Review of ‘Weipa shell mounds: Cultural or natural deposits?’ by Geoff Bailey

09th January 2014

Review of ”Weipa shell mounds: Cultural or natural deposits?’ by Geoff Bailey, 1994, Canberra: Australian Heritage Commission, 5 pp. (pbk)

Review by Elizabeth Rich

This booklet was accompanied by a note stating that it is the first of ‘a series of essays on topical issues related to Aboriginal and Torres Strait Islander heritage. These will be short and written in a language that is accessible to everyone – not just heritage professionals. They will be simple in format and inexpensive to produce …’ (Australian Heritage Commission note).

This essay by Geoff Bailey includes an introductory discussion, a brief history of the natural versus cultural origin controversy, a statement of the criteria for identifying shell middens, a discussion of the debate and limitations of the currently available evidence, acknowledges the usefulness of debate for progressing knowledge and concludes that the Weipa shell mounds are cultural deposits. All of this in 4% pages of text with an easy-to-read typeface! The essay appears to be a summary of Bailey’s (1994) paper presented at the 1993 AAA Conference in Darwin.

Summarising complex archaeological issues in a brief plain English paper without appearing to patronise an audience is not an easy task. However, this paper would have benefited from a ‘plain English’ edit. While the meaning of the text is clear to an archaeological audience, many sentences contain relatively long words which may deter non-technical readers. Data on shellfish consumption presented on page 2, and the discussion of dating on page 4, could have been stated more simply. The nature of the debate may have been clearer if Stone’s hypothesis had been listed separately prior to Bailey’s refutation. Ethnohistoric and ethnographic observations of Aboriginal use of shell mounds (Stone 1989) may also have been of interest to a lay reader. The discussion of differences between the various natural deposits and middens might have been made more clear by including Table 5 from Bailey (1994) which distinguishes Anadara mounds from other types of deposits. These additions, together with an edit of the text, may not have added undue bulk to the essay.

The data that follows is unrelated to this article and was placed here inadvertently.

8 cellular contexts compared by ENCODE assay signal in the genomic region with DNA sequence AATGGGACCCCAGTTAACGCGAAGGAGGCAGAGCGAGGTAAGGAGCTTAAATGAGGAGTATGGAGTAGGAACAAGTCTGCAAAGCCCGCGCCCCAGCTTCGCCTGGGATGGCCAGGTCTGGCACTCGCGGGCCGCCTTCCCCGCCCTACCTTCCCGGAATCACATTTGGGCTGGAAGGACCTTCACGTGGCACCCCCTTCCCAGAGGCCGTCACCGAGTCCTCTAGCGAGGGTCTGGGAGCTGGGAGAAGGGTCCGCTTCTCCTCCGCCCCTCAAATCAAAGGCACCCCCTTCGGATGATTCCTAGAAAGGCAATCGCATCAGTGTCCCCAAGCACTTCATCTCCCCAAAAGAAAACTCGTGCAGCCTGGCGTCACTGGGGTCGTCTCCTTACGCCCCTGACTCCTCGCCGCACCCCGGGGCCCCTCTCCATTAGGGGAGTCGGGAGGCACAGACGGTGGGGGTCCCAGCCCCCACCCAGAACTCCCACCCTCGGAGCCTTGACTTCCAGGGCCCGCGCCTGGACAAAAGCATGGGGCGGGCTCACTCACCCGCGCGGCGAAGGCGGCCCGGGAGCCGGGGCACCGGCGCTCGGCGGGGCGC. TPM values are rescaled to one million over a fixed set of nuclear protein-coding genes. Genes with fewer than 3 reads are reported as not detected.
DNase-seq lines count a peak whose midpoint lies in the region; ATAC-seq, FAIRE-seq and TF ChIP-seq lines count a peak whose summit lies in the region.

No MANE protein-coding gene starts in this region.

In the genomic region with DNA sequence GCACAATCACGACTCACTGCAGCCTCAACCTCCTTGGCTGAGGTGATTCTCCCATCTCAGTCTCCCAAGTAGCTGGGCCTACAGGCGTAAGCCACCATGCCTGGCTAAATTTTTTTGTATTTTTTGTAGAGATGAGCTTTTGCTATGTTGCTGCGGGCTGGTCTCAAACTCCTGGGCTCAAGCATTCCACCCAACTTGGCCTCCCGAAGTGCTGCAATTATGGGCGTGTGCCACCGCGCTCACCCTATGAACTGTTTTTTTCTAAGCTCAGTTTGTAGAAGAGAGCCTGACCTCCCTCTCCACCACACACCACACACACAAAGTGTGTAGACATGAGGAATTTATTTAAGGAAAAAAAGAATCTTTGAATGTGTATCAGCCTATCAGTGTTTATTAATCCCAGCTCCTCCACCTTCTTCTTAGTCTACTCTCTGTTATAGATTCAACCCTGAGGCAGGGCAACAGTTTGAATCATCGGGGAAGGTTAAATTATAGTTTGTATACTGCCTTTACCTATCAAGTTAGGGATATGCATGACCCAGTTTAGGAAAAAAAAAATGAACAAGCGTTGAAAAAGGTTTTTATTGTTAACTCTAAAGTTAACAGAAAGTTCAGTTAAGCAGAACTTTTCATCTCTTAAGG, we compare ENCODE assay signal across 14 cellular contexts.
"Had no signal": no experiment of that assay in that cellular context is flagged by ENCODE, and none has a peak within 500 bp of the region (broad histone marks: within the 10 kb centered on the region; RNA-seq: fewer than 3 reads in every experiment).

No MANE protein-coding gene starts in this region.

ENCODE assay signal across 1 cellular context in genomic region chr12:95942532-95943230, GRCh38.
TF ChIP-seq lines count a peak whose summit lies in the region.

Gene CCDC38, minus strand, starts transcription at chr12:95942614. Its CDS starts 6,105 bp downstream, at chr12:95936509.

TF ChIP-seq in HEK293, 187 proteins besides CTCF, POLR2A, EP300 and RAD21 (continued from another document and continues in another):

Plain English versions of archaeological reports and debates are to be applauded, and the comments made here are meant to be constructive. I hope that the Australian Heritage Com- mission continues this series of essays.

References

Bailey, G. 1994 The Weipa shell mounds: Natural or cultural? Archaeology in the North: Proceedings of the 1993 Australian Archaeological Association Conference pp.107-29. North Australia Research Unit, The Australian National University, Darwin.

Stone, T. 1989 Origins and environmental significance of shell and earth mounds in Northern Australia. Archaeology in Oceania 24(2):59-64.

Rich, E.
Review of 'Weipa shell mounds: Cultural or natural deposits?’ by Geoff Bailey
December 1996
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